The Wet Fly by Philip Blair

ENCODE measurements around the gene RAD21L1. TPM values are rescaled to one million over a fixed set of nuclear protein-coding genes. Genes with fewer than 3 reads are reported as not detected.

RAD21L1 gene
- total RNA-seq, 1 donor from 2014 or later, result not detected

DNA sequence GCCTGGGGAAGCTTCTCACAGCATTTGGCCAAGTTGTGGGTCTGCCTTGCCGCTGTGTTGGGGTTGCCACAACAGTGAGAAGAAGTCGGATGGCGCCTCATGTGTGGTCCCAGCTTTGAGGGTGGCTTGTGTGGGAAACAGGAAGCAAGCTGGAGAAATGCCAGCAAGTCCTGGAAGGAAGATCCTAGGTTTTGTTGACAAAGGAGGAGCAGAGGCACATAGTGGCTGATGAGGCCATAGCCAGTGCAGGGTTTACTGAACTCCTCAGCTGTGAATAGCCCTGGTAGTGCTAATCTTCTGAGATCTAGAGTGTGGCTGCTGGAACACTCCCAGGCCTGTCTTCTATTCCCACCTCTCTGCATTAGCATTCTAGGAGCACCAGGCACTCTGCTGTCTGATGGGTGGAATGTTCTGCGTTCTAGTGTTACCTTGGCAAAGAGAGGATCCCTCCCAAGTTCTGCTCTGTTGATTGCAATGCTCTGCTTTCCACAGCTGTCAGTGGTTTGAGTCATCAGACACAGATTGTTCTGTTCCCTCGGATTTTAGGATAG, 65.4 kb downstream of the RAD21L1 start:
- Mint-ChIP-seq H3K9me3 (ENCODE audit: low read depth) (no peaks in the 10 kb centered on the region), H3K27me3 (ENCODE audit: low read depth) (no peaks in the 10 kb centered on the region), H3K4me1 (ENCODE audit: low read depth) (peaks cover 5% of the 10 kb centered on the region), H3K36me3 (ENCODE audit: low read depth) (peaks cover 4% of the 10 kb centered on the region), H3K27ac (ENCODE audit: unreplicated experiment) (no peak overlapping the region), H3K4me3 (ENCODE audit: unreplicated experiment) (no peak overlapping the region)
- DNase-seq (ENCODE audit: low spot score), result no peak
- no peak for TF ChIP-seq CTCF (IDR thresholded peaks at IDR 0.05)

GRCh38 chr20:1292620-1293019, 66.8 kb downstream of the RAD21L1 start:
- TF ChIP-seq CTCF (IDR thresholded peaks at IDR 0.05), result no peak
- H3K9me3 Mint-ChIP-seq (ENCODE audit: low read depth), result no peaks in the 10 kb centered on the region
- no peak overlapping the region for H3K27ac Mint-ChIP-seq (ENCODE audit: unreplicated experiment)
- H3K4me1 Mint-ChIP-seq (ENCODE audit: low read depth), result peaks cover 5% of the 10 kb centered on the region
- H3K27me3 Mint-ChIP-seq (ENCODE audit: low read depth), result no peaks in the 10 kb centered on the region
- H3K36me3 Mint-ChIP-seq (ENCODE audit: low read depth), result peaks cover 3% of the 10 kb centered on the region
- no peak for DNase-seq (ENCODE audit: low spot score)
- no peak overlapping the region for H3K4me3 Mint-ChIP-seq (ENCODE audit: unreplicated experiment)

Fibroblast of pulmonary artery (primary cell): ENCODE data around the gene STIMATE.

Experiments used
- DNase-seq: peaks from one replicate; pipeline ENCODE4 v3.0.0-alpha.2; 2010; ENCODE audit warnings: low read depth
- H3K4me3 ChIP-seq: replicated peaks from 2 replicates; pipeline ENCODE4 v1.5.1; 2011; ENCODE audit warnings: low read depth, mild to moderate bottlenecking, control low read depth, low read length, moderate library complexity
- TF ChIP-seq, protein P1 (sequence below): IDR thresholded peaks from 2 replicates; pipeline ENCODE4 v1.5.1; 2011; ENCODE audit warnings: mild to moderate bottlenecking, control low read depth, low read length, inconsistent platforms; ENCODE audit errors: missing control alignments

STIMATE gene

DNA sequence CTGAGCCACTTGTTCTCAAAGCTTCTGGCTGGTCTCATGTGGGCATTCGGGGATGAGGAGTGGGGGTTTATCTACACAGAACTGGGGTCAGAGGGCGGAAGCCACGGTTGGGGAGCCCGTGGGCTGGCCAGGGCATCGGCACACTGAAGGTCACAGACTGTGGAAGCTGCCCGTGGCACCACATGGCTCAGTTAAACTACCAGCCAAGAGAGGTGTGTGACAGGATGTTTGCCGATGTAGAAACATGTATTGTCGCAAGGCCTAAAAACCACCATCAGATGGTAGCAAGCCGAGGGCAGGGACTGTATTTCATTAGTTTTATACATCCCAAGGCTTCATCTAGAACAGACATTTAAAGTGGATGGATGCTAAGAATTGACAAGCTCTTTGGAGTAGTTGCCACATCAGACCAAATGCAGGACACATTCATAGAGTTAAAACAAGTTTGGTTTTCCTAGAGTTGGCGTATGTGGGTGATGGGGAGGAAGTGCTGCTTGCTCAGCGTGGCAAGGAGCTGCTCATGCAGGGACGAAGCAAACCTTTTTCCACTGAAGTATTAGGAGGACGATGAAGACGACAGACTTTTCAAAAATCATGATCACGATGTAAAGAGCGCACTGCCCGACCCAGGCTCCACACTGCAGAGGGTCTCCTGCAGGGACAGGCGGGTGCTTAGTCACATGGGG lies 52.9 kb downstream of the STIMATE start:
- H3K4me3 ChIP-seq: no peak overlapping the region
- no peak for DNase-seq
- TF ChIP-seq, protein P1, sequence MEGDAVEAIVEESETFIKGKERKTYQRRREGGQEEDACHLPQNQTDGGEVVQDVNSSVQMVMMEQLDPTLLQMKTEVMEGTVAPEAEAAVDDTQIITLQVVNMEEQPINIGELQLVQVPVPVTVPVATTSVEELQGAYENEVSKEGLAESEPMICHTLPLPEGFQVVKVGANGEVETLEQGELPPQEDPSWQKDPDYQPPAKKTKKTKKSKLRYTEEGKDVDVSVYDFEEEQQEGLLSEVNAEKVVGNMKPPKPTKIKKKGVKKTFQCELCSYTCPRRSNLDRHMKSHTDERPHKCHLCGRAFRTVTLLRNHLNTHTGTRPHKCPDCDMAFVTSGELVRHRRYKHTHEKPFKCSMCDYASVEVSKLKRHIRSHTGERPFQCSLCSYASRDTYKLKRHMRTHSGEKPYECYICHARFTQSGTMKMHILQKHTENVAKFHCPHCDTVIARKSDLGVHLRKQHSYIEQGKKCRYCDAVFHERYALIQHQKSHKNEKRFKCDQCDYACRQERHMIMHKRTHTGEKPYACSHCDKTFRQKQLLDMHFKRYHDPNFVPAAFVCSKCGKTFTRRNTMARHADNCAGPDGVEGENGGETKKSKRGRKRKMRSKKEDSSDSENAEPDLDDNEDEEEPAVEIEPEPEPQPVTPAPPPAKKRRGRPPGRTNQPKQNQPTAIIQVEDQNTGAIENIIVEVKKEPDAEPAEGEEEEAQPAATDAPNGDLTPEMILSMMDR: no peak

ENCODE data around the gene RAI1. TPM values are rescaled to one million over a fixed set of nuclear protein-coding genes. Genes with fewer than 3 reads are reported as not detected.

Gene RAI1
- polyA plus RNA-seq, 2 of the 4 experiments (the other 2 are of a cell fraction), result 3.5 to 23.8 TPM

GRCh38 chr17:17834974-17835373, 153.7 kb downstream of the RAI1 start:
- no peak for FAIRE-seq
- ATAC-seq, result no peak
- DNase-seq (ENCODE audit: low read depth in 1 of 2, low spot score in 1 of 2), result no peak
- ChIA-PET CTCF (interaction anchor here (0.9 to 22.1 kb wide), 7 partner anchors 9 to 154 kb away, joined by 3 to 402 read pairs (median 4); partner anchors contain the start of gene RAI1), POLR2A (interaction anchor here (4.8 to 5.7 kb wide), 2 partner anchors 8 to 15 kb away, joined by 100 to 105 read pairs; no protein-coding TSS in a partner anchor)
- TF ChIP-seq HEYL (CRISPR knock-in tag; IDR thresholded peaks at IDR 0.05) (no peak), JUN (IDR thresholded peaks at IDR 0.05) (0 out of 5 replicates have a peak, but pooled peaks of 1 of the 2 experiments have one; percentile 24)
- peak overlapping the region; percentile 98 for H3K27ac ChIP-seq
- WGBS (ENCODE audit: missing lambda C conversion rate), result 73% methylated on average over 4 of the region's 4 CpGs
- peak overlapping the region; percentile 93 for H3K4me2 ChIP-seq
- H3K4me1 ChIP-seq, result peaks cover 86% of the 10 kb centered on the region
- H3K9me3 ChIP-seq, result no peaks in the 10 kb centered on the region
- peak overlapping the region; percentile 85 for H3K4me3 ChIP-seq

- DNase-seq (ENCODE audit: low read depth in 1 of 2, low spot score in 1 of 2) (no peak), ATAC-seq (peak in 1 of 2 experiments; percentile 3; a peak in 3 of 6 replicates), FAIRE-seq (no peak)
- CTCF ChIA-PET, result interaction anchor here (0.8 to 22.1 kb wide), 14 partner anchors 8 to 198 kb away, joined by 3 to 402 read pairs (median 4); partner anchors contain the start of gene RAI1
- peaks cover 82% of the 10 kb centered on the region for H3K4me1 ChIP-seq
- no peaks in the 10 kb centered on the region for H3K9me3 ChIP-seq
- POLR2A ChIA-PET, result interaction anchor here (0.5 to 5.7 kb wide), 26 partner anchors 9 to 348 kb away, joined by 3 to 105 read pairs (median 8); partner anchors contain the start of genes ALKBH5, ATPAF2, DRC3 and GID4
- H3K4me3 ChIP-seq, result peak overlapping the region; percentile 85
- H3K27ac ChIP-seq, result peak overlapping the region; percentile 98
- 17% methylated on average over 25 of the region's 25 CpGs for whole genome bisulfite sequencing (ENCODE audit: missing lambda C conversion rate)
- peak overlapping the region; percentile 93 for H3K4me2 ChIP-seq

I have fished wet fly in rivers, lochs/loughs and in both Scotland and Ireland. I have also used it for both brown and rainbow trout. I can assure everyone that it works in all those areas and that doing it must be pretty easy as I have caught fish on it :-) It is traditional to fish 3 flies on a cast. In general they are a bushy bob fly on the top dropper, a winged or hackled fly on the middle and a winged or hackled fly on the point. Sizes in Ireland are usually 6 - 12 while in Scotland 8 - 14 would be more usual (This is very general). (There are areas in Scotland where 6 - 7 flies on a cast are traditional.) For successful loch fishing a rod of about 11 feet is used, usually with a fairly soft action. Line weights are usually from 6 to 8 but to some extent that depends on conditions, specially wind. The line is always floating. The main reason for such a big rod, even though the trout may be only 8 - 10 inches, is to cope with the wind and also the high banks which sometimes surround the loughs. A long rod also allows the angler to dabble the bob fly in the wave from a boat. The common method on stillwater is to sit in a boat drifting downwind and casting a short line in front of the boat. If a fish rises 20 yards away you just wait until the boat drifts closer to it, no need to get too worked up about the whole thing. The bigger the wave the bigger the fly, in a flat calm stay in the pub. A good 3 foot wave is not uncommon on the Irish loughs and with a west wind, broken cloud and a good partner fun will be had by all. The team of flies is cast out and retrieved, you can try various speeds of retrieve, some anglers prefer to strip about 3 feet of line at a time quite quickly, others a figure of eight retrieve. As the team comes back towards the boat lift the rod point to dapple the bob fly along the surface of the water in the wave, quite often this technique gets you a take on the bob fly or attracts a fish to one of the other flies. Traditional boat fishing is as simple as that, until you try to do it. I much prefer to fish from the bank, despite the Irish tradition of taking to a boat at all times. A lot of that is to do with me as I like to travel very light, walk and also I often fish lochs on Lewis where there are few boats available and the only way to get a boat to them would be by helicopter. Bank fishing is pretty similar in technique and approach, basically you throw it out and haul it back. All I can say is that the more time you spend throwing it out and hauling it back the more fish you will catch so maybe there is more to it. If you want to take stillwater fish on the wet fly here's what to do/take:- Find a remote water that you'll have all to yourself. Take the following gear:- 11 foot (ish) fairly soft rod. Reel and floating line. Stiff leader material (Avoids those wind knots, specially in a 40mph wind) of at least 6lb breaking strain (i.e. something about 2X or 0X) 3 flies in a selection of sizes. Lunch. Flask of hot water and cup, for making tea. Tea. Swiss Army Knife. Outdoor clothing and stout walking boots. That's all you take, no need for anti-gravity fly floatant, electric line dressing machine, thermo-nuclear laser tippet straightner. All that stuff is right out, if you want to carry stuff about you can stay home and run up and down the stairs :-) On your first trip take the following 3 flies, you will later want to expand your selection but to start with 3 flies are enough for anyone:- Blue Zulu. This is the bob fly. It goes on the top dropper. Tail: Red wool. Body: Black floss/seals fur. Something black anyhow. Rib: Silver, oval is common but a flat rib adds a bit more flash. Body Hackle: Black palmered hen or cock. Cock will give a bit more kick and make the fly fish higher in the water, hen gives a bit more movement. Collar Hackle: Blue hen. Solicitor. This is a new Scottish fly which is doing very well on the middle dropper, it is also a good bright fly and sometimes that is what is required. Tail: Orange cock. Body: Gold lurex Rib: Oval gold. Body hackle: Ginger cock which has been stripped on one side. Collar hackle: Furnace. Black Pennel. A wonderful fly, best not to tie a leader without this one. Tail: Pheasant tippet. Body: Black floss/seals fur. Rib: Oval/flat silver. Collar hackle: black hen. Once you get to the water all that remains to be done is make tea and watch the world go by for a bit. Once you've done a bit of that it's probably time to catch a few fish. Tie on your 3 flies and throw them out. You don't need to cast miles but stand on the points and not in the bays. The water will be a bit deeper there and you can cast into the bays from the points, on any loch there are always small bays and points or rocks which jut out. Make sure that the wind is behind you, there's no point killing yourself casting into the wind. If there is a big wave with white tops then put a size 8 or even 6 fly on, in more moderate conditions it's probably best to put 10s or 12s on. Vary your retrieve, if the water's warm then speed up a bit but there are no rules. Don't stand in the one spot all day, keep on the move. Also be sure to do a fair amount to looking around you as there will probably be lots of interesting things going on. I always find it quite civilized to have a wee sleep in the afternoon, be careful not to sleep right through to dark though, specially if the walk back is very difficult. After all that it's just a matter of pulling the fish out. Now I'll bet that there are a few out there who don't believe that it's that simple, or that fishing could be so uncomplicated and fun :-) Go on, give it a try and see. Previously I explained how we go about our wet fly fishing in still waters. In this one I am going to attempt to explain why we do it that way, then those of you fishing under different conditions can see if anything I say is any use to them. Be sure to note that I'm far from an expert in anything, I've never read a book on fishing and I only rarely read a magazine. So this is just what I do, there are many people on the list who are much better read and who have probably had the chance to try the wet fly in many different types of waters. Basically this is what I do, and I enjoy it, more than that I can't say. LEADERS. Why fish strong, stiff and untapered leaders? Well the material has to be stiff to avoid wind knots. A limp material will just tangle in no time at all and I suspect that this is why many people give up fishing 3 flies. One of the best anglers I knew used leader material that you could tie up an ocean liner with, it was only slightly thinner than his flyline and clearly he had bought it in bulk from a sea fishing outlet as it was bright green. He could produce fish on demand though and he was safe in the knowledge that nothing in the loch could ever hope to break him. The leader doesn't need to be tapered, doing all that takes time and is a bit of a pain. Most Irish/Scots anglers tie up their leader at the loch side, on a windy day it might be a bit stiffer and shorter for example. Life is much to short to spend half a day tying knots when the flies don't really need to be turned over. Presentation is important but not to the extent it is with the dry fly. With modern leader material there is really no need to fish light. I would never fish wet with less than 6lb breaking strain. I use the Hardy Co-Polymer Tippet material for all my fishing but in breaking strains below 6lb it's too limp. On a windy day I would often go to 10lb material. Also some of the big Irish loughs get BIG fish, one angler on Corrib this year landed 3 trout for over 42 pounds, the best one was 20lb!!! These are wild brown trout so they are not short of a good fight. The average fish off some of these loughs this year has been 5lb. RODS. There seems to be some concern about getting a soft rod. Soft rods are traditional for the wet fly and fishing the softer rod might give you a slight advantage but in general humans are very smart and very good at adapting to their circumstances. So get out any rod you feel is up to the job and give it a go. In September I spent 2 weeks fishing on the Isle of Lewis off the north west of Scotland. This is real, traditional, wet fly country. I took my 8 1/2 foot Orvis Western Traveller rod with a 5 weight line on it. This rod is 3 feet too short and a lot faster than a traditional loch rod but I still caught fish and I had great fun. If you want a real serious loch rod then it needs to be 11 foot+ as this allows you to dibble the bob fly in the wave. Also some lochs sit in hollows surrounded by steep banks and the longer rod allows you to cast without catching the heather. Leeda currently make an ideal loch rod, it's 11 foot, 5 - 7 weight, 2 piece and costs about 160 pounds (About $240ish). However unless you are a convert just keep going with the softest of your usual rods, you'll do just fine. WEIGHT. Some folks suggested putting weight on the leader, we don't do that here as brown trout tend to feed quite high up in the water. If you can put the fly above them then it presents a nice strong image against the brighter sky, so perhaps fish will come from quite deep to take the fly. Also many of the lochs I would normally fish are quite shallow, anyone arriving with a float tube may be disappointed to discover that their feet touch the bottom almost everywhere on some. Needless to say weight is not required in such areas. There is also the aspect that for many of the more traditional anglers adding weight or a strike indicator would not quite be the done thing. That is entering into the area of coarse fishing for many. Fly fishing involves a fly, a leader and a fly line, to add anything else is not fly fishing. I can, however, see how both a strike indicator and indeed some weight might be useful on a river. I must make a confession here and say that I now own 2 sinking braided leaders which I might use next season. This is a radical departure from the true wet fly person who fishes a floating line at all times. FLIES. We fish a cast with three flies. The usual format is that the top, bob, fly is a bushy fly, the others are your usual hackled or winged flies. Now I did see someone post that in their part of the world the bushy fly went on the "point" i.e. the very end of the leader, the reasoning being that it acts as an anchor for the other flies. What a wind they must have in that area :-) Seriously though we have a very good reason for putting a bushy fly on the top dropper, a bushy fly generally fishes just below the water surface, specially when retrieved. This is exactly what we want as the other flies then "hang" below it fishing at different depths. I suspect that many times the big, bright bob fly which may be causing a bit of a disturbance on the water surface attracts the fish to the other flies. The recent article on wet fly fishing in American Angler commented that the "old" bright flies were out and that the flies now used were dull and more insect like. I suspect that this was a cunning ploy to get the dry fly and nymph people involved in wet fly fishing. The old patterns still kill a lot of fish, that's why they are old but still in use. Some of the traditional patterns are indeed very bright however I'm told that some insects pick up air bubbles and small fish and such like are also quite bright so maybe a bright fly appears quite tasty to a trout for these reasons. There are a few general rules worth considering:- Big wave = big fly. Always have something black and hairy on. Bright fly for a bright day. Armed with this information you can now get out there and catch some fish. I feel that it might be useful to describe the construction of a wet fly cast as for some people this is very new to them. This is how I do it, other anglers might do it slightly differently but with most it's close enough to make no difference. The main length of leader material is level and has a point fly at one end and a loop at the other for attaching to the fly line. I fish an 11 foot rod and my cast usually ends up about the same length as my rod, or just longer. I don't measure this and it is just a case of what feels right. I would say that 9 - 12 feet would be about right. To this main length I tie 2 dropper lengths. Usually I knot them on using a Water Knot, it is much easier to tie than a blood knot and so tends to be more consistantly reliable. The Water Knot is also faster to tie which is an advantage. After tying and knotting for about 10 minutes I end up with something looking like this (Sue might recognise it):- Bob Fly x / / 0------------------------------------------------------x Point fly \ \ x Middle dropper Now in actual fact, with the Water Knot, the droppers don't stand out too well and I have never found this a problem. Yes they do wrap around the main length of nylon but they usually unwind in the water or on the next cast. The length of dropper isn't very important, I like to leave then long enough to allow changing flies a few times before I have to construct a whole new leader. I think that the most important thing in all of this is that we use STIFF NYLON and using very limp nylon seems to be the reason many people never quite enjoy fishing with droppers. On a windy day I would go to 10 pounds BS nylon just for the extra stiffness it provides. What you must now remember is that you are setting out to fish in a most traditional way. So take it easy, have a cup of tea and sit back to consider what three flies you will tie on. The fish will still be there in 10 minutes. It's useful if the cast is well balanced so that bushy bob fly goes on the top dropper to keep the cast fishing neatly in the water, sometimes you might like to put a slightly bigger fly on in the bob position. The middle dropper is the poor relations to the bob and point fly and so doesn't require quite so much consideration. The point fly is usually a slim construction to encourage it to sink quite quickly (No, I didn't mention weight) and it's your nymph so something like a Black Pennell or Mallard and Claret goes on here. If you are new to wet fly fishing then be sure to give it a good trying out, it might not always be as easy as it appears and so quote someone, but I forget who, "The more I practise the luckier I get."